Opened 15 months ago

Last modified 3 days ago

#22561 assigned Bug

EmailMessage should respect RFC2822 on max line length

Reported by: notsqrt Owned by: levkowetz
Component: Core (Mail) Version: 1.6
Severity: Normal Keywords:
Cc: petr.hroudny@…, bugs@… Triage Stage: Accepted
Has patch: no Needs documentation: no
Needs tests: no Patch needs improvement: no
Easy pickings: no UI/UX: no

Description

Follow-up of thread Email encoding (DKIM, long lines, etc..) on django-users

RFC

The RFC2822 states that:
"Each line of characters MUST be no more than 998 characters, and SHOULD be no more than 78 characters, excluding the CRLF."

This statement has not been modified in 2008 in the updated version : RFC5322

History

For utf-8 encoded emails, Python uses:

  • shortest of "quoted-printable" and "base64" for the email subject
  • "base64" for the body
# stdlib, identical in python2.7 and python3.3 : email/charset.py
CHARSETS = {
   'utf-8':       (SHORTEST,  BASE64, 'utf-8'),
}

The historical reason seems to be that support for 8bit characters in emails was not largely adopted, hence the need to encode them into ASCII.

Back in 2007, in ticket 3472 (changeset 5143), it was decided to always use "quoted-printable", because using base64 seems to negatively affect spam scores.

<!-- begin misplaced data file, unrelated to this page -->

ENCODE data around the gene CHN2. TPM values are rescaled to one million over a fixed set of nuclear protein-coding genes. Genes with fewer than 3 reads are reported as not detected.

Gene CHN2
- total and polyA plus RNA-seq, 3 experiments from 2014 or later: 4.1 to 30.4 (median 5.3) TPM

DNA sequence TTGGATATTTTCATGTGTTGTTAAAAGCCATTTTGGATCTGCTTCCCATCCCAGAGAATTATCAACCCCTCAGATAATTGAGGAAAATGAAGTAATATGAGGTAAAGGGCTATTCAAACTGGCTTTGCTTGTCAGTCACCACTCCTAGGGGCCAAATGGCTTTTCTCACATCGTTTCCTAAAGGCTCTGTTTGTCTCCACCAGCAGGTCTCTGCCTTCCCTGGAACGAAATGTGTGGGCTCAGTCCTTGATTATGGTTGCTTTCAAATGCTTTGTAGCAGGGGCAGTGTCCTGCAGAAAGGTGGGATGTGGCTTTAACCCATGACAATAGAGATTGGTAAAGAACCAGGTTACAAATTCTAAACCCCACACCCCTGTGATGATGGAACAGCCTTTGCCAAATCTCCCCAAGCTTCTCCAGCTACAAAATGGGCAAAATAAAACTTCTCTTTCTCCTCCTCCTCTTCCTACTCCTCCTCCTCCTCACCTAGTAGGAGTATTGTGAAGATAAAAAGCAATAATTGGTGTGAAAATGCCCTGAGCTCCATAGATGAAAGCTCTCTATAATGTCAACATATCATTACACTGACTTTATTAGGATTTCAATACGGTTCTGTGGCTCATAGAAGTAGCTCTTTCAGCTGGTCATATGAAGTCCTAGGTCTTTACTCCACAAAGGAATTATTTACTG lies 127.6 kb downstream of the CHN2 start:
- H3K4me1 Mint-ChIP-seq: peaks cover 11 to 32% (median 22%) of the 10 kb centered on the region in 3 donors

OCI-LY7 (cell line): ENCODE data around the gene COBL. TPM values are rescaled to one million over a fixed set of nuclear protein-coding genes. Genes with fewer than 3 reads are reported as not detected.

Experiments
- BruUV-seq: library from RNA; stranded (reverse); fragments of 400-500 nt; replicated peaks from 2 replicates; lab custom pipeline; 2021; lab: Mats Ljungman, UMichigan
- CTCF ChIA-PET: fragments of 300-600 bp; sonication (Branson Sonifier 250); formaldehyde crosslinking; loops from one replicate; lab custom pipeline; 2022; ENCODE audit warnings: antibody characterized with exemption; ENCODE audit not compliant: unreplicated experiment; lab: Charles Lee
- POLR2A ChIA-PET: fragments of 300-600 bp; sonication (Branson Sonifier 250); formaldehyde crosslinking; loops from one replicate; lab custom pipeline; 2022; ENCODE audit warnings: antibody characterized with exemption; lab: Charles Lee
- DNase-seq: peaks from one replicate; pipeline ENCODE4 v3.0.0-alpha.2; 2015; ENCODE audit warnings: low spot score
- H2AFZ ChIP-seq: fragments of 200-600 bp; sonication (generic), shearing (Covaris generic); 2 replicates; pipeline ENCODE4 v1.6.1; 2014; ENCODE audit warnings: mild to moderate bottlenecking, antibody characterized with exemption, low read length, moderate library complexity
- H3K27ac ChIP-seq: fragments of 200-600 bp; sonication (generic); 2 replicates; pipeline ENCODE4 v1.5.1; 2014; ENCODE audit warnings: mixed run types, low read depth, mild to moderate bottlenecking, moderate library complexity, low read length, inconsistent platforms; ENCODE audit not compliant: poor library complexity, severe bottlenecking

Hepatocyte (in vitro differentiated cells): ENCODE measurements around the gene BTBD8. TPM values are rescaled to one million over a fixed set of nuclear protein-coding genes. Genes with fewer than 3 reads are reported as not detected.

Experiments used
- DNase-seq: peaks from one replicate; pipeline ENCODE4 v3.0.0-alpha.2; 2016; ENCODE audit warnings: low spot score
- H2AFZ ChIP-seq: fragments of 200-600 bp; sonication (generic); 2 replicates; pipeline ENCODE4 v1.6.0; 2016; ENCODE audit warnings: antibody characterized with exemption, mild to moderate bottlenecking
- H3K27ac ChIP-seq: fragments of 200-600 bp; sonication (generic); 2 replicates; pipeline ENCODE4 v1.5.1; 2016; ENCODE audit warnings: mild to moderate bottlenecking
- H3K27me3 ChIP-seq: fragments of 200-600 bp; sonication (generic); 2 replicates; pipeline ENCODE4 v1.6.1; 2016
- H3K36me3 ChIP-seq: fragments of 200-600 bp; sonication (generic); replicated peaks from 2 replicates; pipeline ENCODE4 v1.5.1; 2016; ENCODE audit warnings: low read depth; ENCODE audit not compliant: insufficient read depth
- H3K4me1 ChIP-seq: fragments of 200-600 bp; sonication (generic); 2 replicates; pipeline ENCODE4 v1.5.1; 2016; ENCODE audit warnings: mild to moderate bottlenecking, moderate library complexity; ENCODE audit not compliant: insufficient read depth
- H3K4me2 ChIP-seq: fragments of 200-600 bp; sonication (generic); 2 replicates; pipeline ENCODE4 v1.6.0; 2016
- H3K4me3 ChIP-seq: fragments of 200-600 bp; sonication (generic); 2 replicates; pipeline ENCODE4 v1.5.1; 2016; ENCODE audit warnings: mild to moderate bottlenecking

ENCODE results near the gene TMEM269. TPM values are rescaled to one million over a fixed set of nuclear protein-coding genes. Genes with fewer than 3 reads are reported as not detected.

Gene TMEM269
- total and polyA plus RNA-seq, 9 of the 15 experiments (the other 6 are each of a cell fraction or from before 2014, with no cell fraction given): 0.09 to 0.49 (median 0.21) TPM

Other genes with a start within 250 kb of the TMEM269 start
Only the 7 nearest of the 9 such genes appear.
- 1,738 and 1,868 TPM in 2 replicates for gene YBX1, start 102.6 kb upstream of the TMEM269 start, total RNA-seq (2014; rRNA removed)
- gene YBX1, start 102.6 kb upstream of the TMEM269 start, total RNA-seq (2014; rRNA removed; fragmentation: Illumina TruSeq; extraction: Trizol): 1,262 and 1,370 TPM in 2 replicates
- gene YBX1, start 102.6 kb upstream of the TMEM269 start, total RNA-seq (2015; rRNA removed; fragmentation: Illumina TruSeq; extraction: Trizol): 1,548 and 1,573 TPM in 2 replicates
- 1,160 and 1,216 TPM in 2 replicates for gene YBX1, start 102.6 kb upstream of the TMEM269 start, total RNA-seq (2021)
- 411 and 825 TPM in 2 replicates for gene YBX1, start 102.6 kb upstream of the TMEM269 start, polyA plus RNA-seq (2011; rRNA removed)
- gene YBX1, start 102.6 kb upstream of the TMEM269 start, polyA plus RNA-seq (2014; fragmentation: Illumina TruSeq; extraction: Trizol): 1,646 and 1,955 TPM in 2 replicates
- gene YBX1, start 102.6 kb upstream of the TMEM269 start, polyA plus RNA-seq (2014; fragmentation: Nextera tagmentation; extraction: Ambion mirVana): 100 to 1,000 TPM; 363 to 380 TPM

# Don't BASE64-encode UTF-8 messages so that we avoid unwanted attention from
# some spam filters.
Charset.add_charset('utf-8', Charset.SHORTEST, Charset.QP, 'utf-8')

In 2011, in ticket 11212 (changeset 16178, django 1.4), it was decided to remove "quoted-printable", and let python automatically switch between 7-bit or 8-bit encodings, based on the fact that 8-bit emails were widely supported, and MTAs were in charge of the downgrading to 7-bit if necessary.

Charset.add_charset('utf-8', Charset.SHORTEST, None, 'utf-8')

The (unintended?) side-effect of using base64 or "quoted-printable" was in fact a guarantee to have short lines in emails (for instance, rfc for quoted-printable rfc2045 states that max-length is 76 characters).

Summary of invoqued reasons for these choices

  • base64 is too big (bandwidth)
  • base64 is not supported by all clients